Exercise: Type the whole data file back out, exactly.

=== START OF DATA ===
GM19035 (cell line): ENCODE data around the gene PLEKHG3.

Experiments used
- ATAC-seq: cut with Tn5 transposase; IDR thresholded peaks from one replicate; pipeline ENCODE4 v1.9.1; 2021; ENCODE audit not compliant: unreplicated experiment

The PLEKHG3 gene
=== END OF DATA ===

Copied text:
GM19035 (cell line): ENCODE data around the gene PLEKHG3.

Experiments used
- ATAC-seq: cut with Tn5 transposase; IDR thresholded peaks from one replicate; pipeline ENCODE4 v1.9.1; 2021; ENCODE audit not compliant: unreplicated experiment

The PLEKHG3 gene